Attributed to Jean-Baptiste Lallemand (Dijon 1716 - Paris 1803)

View of the Tiber, Rome, with the Castel Sant’Angelo and St. Peter’s beyond


oil on canvas
44 x 69.2 cm (17¼ x 27¼ in)



In this beautiful depiction of Rome, a soft dawn light slowly envelops the scene. In the foreground a fisherman is standing over a woman who wraps the daily catch in a sheet, presumably ready for market. Beyond them a couple lazily relax, whilst on the far bank herdsmen watch over their grazing cattle. However, these figures are not the focus of the work, but serve to animate the beautiful historic landscape in which they are set. Spanning the calm expanse of the Tiber is the rhythmic arches of the Ponte Sant’Angelo, which leads the eye to the imposing bulk of the Castel Sant’Angelo. In the background, surrounded by dawn mist, is the Vatican, dominated by the instantly recognisable silhouette of St. Peter’s. Jean-Baptiste Lallemand has created a delightful contrast in this painting, where monumental architectural achievements are viewed through a prism of complete tranquillity and calm, before the start of the hustle and bustle of daily urban life.

The Castel Sant’Angelo is one of the most recognisable buildings in Rome. It was originally erected in the second century by the Emperor Hadrian (76-138 AD), as a mausoleum for himself and his family and the bridge also dates from this time. The building was converted into a military fortress in 401, and a Papal Castle in the beginning of the fourteenth century. It takes its name from a legend that says that the Archangel Michael appeared atop it in 590, sheathing his sword as a sign of the end of the plague. If the citadel is an emblem of the Roman Empire, then St. Peter’s is an outstanding symbol of Papal achievement. There had been a basilica on the site since the fourth century, but having fallen into disrepair, its rebuilding can be seen as one of the architectural high points of the Renaissance. It has been described as ‘the greatest of all churches of Christendom’¹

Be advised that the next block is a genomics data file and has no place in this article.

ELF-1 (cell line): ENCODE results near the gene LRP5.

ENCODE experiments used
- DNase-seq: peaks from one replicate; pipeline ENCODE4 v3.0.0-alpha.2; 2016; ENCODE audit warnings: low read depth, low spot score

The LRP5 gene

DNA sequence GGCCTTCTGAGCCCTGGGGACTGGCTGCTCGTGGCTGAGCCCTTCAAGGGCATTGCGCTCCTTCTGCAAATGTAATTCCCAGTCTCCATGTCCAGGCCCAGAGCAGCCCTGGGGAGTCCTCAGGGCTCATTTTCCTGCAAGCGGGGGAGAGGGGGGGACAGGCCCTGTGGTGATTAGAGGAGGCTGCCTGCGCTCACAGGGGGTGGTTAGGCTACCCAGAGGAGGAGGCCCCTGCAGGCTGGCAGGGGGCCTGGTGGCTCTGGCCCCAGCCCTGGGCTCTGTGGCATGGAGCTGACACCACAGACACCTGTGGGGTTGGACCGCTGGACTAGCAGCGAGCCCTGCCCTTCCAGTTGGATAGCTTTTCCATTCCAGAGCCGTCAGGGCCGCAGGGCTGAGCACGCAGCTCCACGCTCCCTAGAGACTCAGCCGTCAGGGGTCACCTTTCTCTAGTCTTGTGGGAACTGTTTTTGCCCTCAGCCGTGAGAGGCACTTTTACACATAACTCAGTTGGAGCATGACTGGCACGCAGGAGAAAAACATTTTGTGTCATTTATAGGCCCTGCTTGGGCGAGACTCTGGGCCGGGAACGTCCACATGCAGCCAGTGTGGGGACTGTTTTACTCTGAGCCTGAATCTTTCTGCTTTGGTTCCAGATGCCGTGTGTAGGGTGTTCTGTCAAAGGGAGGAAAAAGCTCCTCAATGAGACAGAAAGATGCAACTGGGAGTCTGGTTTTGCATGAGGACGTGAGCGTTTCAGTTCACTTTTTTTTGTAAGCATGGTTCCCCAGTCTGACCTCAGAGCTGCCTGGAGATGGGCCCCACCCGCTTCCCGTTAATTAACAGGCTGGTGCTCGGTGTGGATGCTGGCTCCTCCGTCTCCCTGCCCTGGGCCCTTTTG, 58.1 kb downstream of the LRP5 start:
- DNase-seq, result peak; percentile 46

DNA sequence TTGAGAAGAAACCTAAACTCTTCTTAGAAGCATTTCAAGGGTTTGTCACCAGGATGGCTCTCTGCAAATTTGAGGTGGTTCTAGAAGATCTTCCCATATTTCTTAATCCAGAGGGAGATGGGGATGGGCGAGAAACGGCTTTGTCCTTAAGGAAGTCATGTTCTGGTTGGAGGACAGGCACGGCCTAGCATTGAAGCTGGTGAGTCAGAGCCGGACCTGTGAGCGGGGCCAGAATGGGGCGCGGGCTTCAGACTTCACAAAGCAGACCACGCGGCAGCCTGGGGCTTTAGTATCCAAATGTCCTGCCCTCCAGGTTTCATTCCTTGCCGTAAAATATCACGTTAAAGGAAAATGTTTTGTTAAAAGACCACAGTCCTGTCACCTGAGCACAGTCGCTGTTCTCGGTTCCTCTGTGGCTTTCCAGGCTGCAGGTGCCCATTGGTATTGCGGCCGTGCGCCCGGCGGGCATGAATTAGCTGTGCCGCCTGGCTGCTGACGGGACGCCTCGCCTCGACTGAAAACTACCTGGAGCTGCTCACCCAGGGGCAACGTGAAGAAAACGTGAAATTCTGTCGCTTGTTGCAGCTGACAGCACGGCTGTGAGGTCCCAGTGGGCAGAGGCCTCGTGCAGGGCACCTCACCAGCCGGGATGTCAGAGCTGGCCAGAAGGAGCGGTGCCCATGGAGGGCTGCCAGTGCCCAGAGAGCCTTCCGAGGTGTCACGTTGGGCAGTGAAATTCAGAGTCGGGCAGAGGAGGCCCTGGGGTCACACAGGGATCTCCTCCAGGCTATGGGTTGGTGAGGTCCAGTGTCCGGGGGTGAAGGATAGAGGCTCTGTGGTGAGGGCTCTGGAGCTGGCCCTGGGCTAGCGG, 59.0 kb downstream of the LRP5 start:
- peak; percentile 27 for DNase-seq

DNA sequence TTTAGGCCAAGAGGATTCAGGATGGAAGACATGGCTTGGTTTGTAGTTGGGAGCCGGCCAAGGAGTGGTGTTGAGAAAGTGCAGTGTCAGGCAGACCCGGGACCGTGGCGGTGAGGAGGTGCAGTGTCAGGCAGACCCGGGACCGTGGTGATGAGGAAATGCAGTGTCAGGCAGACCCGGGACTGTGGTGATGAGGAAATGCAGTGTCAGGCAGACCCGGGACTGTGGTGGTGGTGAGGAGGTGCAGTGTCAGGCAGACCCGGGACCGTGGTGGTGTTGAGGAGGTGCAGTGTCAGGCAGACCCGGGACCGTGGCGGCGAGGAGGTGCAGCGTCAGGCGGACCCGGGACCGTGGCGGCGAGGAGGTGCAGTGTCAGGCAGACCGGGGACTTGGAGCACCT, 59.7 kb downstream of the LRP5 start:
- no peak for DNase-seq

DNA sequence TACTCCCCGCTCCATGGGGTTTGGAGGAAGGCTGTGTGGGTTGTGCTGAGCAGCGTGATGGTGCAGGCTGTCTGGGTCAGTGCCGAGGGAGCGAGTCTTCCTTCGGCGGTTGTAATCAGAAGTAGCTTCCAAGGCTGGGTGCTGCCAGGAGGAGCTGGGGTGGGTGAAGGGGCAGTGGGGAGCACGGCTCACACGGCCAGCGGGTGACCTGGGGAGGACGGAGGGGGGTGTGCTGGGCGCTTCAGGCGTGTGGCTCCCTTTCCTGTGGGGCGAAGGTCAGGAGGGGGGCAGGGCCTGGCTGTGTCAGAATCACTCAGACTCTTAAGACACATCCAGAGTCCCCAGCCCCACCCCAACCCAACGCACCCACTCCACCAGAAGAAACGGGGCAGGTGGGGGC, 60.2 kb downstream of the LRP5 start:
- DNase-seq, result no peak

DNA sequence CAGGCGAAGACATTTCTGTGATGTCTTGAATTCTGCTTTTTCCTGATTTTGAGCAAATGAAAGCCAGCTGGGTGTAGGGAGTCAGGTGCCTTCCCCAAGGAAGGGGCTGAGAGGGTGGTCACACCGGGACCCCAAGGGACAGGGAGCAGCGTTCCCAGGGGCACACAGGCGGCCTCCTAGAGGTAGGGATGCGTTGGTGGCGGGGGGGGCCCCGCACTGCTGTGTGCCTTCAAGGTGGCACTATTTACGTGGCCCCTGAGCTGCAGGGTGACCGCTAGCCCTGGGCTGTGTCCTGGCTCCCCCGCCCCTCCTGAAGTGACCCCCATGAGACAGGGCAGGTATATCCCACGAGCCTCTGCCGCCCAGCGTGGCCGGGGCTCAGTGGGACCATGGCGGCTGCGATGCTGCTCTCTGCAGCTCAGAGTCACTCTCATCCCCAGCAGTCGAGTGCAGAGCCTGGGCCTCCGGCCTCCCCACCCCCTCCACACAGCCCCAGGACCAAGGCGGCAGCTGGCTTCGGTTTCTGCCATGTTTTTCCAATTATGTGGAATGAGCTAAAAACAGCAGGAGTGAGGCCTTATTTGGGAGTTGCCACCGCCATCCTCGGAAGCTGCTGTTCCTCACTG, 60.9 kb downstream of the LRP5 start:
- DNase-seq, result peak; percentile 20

This vista was clearly a favoured view of Lallemands. In addition to a gouache sketch in Chicago², there is another fractionally larger, but otherwise identical, depicts the Ponte Rotto, the oldest stone bridge in Rome which dates from the second century BC. Again Lallemand is referring to Rome’s historic status, as a city whose primacy and magnificence stretches back to antiquity.

Lallemand was born in Dijon, the son of a tailor, and moved to Paris, becoming a member of the Académie de Saint-Luc in 1745. Two years later he moved to Rome, by which time he was a well-known landscape painter, and he remained there for fourteen years. In Italy he came into contact with some of the leading landscape painters of the day, including Hubert Robert (1733-1808) and Claude-Joseph Vernet (1714-1789), and the latter’s influence in particular is evident in the present work. His time in Rome was characterised by a number of important commissions, but he returned to France in 1761. Here he continued to work as a landscape painter, but also expanded his repertoire to encompass many genres, form History painting to genre scenes inspired by Dutch seventeenth-century artists.³



¹ Fletcher, B., Sir Banister Fletcher’s a History of Architecture, (20th ed. Architectural Press, London, 2001) p.719.
² Smart Museum of Art, University of Chicago, no. 2006.96.
³ For more on the painter’s life and works, see Jean-Baptiste Lallemand. Un Paysagiste dijonnais du Xviii siècle, exh. cat, Museé des Beaux-Arts, Dijon, 1954.